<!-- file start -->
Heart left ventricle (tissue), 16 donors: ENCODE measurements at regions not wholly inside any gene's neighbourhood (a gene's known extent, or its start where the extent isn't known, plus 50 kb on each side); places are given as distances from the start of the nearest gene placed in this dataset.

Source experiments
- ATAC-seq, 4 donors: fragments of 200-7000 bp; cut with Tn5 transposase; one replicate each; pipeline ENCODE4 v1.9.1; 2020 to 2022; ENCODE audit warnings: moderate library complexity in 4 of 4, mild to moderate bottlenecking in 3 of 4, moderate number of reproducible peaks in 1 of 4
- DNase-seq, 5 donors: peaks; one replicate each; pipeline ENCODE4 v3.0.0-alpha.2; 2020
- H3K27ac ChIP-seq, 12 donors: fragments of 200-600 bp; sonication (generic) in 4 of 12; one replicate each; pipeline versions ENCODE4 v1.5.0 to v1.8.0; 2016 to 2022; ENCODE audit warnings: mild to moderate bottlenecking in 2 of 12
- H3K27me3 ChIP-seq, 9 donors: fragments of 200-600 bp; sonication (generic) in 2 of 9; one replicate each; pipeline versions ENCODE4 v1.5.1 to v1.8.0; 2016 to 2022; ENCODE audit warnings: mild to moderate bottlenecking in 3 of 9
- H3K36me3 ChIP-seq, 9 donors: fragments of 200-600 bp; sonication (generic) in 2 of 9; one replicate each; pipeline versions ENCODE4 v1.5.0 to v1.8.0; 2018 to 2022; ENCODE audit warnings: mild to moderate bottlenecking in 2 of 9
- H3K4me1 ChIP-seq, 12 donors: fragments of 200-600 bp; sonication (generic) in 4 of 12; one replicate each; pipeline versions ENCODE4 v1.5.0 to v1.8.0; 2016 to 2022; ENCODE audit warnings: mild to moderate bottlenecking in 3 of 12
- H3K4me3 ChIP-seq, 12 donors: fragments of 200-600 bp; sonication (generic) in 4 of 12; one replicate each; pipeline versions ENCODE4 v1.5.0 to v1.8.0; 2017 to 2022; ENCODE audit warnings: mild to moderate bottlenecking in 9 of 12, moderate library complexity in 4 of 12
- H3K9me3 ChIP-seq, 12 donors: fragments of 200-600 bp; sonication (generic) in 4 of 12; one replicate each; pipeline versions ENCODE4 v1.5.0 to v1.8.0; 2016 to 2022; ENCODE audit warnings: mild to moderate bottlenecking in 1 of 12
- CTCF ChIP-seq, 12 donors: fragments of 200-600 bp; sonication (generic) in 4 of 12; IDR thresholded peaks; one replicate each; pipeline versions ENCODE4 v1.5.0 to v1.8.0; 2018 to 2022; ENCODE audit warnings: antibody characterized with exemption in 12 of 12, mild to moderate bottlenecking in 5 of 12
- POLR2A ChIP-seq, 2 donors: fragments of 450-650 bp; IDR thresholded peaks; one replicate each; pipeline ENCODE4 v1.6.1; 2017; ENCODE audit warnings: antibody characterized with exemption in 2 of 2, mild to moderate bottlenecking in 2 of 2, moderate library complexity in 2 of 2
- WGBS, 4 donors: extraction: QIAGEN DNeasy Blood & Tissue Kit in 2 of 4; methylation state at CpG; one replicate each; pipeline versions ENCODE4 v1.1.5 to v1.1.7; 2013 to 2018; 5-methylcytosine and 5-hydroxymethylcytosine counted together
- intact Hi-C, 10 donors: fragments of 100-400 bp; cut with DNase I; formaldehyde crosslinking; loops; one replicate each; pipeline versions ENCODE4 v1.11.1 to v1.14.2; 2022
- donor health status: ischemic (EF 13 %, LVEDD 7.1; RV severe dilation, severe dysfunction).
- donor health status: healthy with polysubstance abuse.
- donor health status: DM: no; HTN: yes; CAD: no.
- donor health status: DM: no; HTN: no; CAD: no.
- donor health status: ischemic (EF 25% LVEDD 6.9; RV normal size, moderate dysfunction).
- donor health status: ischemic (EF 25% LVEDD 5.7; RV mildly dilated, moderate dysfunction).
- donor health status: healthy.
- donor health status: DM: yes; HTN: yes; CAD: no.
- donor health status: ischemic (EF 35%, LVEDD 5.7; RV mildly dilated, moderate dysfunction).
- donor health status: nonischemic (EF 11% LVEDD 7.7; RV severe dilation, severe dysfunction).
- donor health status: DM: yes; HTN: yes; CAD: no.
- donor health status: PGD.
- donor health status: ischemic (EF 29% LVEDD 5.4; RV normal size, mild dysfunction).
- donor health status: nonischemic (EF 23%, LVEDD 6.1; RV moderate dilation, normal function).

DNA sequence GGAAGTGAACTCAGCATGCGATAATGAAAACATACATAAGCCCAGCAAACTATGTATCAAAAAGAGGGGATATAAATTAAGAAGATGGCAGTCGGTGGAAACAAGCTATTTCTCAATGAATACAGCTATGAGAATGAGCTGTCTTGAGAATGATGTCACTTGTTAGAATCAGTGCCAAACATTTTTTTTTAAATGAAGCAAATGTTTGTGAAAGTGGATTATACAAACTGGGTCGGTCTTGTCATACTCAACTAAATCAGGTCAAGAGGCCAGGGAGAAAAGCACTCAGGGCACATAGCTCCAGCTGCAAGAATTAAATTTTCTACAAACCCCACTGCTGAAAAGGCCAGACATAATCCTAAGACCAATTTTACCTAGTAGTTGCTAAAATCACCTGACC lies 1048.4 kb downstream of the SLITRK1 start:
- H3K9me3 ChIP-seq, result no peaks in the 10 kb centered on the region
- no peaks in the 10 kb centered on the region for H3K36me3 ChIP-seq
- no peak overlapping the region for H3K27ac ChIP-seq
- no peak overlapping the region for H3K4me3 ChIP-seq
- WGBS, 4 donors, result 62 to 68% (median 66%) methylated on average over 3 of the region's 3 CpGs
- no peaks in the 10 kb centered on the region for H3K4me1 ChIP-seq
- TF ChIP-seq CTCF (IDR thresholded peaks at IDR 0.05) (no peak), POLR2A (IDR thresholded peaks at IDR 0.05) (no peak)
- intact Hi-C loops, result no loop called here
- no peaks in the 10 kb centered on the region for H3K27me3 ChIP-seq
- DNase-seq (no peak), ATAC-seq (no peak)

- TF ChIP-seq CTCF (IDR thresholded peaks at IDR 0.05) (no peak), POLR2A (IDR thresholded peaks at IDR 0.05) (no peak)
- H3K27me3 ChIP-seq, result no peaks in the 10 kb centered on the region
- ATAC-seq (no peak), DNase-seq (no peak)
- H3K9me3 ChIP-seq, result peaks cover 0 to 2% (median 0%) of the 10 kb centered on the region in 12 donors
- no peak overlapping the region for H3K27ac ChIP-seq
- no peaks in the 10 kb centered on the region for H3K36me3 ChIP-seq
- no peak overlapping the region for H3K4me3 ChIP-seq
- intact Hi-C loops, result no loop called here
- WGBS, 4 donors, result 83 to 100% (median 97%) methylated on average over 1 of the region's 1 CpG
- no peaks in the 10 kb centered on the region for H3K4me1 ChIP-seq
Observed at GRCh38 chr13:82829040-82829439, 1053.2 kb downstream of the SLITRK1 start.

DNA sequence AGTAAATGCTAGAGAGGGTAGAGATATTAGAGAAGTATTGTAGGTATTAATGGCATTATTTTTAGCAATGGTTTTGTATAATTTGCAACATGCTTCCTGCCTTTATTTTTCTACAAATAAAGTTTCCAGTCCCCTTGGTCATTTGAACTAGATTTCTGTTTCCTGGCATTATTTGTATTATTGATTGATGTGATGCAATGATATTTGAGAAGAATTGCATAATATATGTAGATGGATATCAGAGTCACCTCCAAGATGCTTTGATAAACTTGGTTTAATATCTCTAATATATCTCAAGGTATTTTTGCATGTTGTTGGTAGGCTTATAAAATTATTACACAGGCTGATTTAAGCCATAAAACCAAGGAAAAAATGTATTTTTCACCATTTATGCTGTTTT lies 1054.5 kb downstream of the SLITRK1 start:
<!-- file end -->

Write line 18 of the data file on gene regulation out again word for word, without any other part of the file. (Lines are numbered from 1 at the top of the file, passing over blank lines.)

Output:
- donor health status: DM: no; HTN: no; CAD: no.